1939 was a watershed year in Technicolor history, the most obvious reason being the public affirmation the company received by way of the Academy Award Oscar statue presented that year to company founder Dr. Herbert Kalmus. This industry validation was very likely prompted by two major Technicolor films of 1939: The Wizard of Oz, and then Gone With the Wind. Gone With the Wind won the Oscar that year as Best Picture, along with many more including one for Color Cinematography. Although not a commercial hit upon theatrical release, The Wizard of Oz is likely the more beloved movie by subsequent generations – a film that arguably had the greatest cultural impact, leaving behind so many references that immediately entered the English language and motion picture lexicon: the concept of the wizard “behind the curtain” in all its current industry connotations remains alongside the yellow brick road, “we’re not in Kansas anymore, Toto” as iconic movie references. “Somewhere Over the Rainbow,” Harold Arlen and Yip Harburg’s classic ballad remains one of the most beloved songs ever employed in a film in motion picture history – it’s been covered over 100 times.
IMAGE CREDIT: David O. Selznick’s Hollywood by Ronald Haver
For the company, after its first quarter century of reinventing itself and refining the IB dye-transfer printing process they had been refining for decades, it had to have been heady times. But in fact, the whole industry was also celebrating a group of incredible films – considered by many to have been the best of best year in American motion picture history. Joining Technicolor’s projects were: Stagecoach; Mr. Smith Goes to Washington; The Hunchback of Notre Dame; Wuthering Heights; Goodbye Mr. Chips; Ninotchka; Dark Victory; Of Mice and Men; Jesse James; Gunga Din, and many more.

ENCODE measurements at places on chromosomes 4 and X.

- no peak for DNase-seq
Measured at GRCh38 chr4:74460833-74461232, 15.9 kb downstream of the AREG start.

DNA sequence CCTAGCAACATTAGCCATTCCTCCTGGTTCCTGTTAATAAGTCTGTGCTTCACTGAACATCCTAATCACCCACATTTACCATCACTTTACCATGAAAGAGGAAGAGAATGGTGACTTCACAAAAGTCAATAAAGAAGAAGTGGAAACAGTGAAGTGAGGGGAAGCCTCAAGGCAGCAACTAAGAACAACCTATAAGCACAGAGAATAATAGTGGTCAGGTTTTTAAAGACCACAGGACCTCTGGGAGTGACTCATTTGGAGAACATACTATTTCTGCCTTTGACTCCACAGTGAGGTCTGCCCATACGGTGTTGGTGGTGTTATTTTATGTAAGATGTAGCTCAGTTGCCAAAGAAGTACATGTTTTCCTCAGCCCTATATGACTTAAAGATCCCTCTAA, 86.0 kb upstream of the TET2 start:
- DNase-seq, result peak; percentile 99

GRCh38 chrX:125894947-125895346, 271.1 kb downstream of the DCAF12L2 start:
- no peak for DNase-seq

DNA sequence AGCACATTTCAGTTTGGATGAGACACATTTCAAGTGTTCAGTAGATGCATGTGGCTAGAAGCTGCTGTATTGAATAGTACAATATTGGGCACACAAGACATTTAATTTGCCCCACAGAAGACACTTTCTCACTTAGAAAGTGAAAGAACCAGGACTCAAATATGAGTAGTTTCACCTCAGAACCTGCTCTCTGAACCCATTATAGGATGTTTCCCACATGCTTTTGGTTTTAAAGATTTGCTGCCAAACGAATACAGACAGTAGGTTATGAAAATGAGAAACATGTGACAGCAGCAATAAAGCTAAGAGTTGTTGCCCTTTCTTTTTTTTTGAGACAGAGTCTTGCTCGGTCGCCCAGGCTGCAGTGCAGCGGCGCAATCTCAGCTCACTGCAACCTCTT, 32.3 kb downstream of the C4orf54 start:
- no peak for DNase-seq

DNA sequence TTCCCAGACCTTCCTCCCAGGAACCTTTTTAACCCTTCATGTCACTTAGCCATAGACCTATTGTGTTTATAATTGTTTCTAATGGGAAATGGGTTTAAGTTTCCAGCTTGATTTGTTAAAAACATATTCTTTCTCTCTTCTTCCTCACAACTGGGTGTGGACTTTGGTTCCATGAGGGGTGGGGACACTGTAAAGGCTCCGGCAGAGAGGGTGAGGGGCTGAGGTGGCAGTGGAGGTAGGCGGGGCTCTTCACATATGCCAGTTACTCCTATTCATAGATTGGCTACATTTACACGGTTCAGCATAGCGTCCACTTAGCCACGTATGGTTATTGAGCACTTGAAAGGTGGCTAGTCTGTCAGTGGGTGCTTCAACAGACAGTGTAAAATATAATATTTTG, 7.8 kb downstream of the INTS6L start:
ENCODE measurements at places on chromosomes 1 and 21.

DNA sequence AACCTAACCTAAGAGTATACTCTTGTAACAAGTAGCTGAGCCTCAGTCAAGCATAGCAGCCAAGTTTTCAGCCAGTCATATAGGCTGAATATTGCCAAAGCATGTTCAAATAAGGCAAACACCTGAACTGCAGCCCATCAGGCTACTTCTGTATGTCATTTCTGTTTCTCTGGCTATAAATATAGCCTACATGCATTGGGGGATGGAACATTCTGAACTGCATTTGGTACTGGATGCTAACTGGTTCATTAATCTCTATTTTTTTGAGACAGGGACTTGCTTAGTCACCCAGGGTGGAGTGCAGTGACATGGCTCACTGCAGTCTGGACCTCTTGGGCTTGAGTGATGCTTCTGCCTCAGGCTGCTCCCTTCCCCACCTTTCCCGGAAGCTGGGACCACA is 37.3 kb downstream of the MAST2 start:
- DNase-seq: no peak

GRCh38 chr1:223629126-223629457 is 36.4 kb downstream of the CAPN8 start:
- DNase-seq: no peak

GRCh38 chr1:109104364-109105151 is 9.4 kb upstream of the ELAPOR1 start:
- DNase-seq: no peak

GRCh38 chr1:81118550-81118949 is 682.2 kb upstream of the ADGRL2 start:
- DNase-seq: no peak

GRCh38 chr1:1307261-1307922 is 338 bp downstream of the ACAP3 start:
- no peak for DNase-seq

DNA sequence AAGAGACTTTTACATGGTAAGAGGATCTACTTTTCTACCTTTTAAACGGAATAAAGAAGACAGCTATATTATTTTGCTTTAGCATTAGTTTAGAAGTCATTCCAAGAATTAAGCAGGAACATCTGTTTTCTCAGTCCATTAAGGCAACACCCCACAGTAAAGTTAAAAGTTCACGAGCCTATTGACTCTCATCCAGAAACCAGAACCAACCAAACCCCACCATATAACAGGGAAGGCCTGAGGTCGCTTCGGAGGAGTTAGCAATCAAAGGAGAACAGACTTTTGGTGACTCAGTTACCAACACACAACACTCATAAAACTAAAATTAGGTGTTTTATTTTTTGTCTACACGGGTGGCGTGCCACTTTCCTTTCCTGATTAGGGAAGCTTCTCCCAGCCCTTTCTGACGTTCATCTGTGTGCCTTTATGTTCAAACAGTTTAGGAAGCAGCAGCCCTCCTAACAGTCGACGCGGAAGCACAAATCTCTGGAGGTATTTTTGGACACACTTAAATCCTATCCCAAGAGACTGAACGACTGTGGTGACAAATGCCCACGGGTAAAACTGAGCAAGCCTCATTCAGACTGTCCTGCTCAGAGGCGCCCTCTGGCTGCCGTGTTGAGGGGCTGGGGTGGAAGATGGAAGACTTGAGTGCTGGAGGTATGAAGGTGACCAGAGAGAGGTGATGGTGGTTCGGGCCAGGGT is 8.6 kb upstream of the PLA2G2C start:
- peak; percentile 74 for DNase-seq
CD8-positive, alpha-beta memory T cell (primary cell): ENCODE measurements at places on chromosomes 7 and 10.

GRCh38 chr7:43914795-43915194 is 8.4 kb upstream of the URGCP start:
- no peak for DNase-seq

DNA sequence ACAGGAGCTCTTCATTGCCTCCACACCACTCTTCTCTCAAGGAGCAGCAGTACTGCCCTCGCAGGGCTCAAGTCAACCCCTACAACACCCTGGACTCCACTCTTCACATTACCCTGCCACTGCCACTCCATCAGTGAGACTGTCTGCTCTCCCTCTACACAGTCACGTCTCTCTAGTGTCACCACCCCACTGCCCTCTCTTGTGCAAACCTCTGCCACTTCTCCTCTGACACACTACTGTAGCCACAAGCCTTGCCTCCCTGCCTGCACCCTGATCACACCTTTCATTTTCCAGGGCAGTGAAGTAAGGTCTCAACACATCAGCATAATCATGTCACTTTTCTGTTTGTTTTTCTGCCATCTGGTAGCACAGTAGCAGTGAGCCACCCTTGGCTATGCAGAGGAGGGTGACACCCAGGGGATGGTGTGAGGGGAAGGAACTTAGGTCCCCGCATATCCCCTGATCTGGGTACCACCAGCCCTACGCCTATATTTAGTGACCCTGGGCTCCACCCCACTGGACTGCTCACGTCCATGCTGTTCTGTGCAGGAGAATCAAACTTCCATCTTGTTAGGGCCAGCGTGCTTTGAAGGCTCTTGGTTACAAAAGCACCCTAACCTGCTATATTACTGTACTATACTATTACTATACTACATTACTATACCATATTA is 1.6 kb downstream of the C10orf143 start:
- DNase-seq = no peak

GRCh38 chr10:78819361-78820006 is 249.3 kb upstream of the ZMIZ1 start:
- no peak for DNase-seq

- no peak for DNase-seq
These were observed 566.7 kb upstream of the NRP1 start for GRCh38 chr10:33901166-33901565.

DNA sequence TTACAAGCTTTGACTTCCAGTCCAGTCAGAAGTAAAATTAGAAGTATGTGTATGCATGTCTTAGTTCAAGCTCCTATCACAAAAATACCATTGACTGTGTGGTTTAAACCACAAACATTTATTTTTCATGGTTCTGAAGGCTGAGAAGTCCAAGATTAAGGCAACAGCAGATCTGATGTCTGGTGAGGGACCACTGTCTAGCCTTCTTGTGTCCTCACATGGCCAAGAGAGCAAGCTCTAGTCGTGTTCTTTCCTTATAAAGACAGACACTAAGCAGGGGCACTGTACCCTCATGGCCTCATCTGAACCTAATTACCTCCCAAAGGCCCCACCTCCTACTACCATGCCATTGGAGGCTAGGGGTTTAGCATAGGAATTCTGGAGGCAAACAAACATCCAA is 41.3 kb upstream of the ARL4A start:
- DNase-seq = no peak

But this amazing set of movies, made in America, was offset however, by the pending global war that was raging in central Europe. For Technicolor, already an emerging global creative force, the reports received in Hollywood from its lab in London were rather ominous. Motion Picture production in London had slowed dramatically as filmmakers left their ranks at movie studios and joined the war effort. Caught in the last weeks of principal photography, in London, was Alex Korda’s production of The Thief of Bagdad, being directed at that moment by Michael Powell. Once Germany invaded Poland, and Britain declared a state of war exists, Powell resigned and enlisted, production nearly stopped while all chemical resources needed in a motion picture laboratory for processing and print production were re-consigned to the war effort. Technicolor engineers turned their attention from movies to the technological needs of defending England. Aircraft, bomb and artillery sights became the challenge of our engineers almost immediately. The Thief of Bagdad moved to Hollywood for completion.
The British motion picture industry rebounded in time, and in a few years, Technicolor continued working with Powell and his partner Emeric Pressburger with their classic The Life and Death of Colonel Blimp. Actor Laurence Olivier would go on to direct Henry V, another film reflecting the continuing genius of British filmmaking.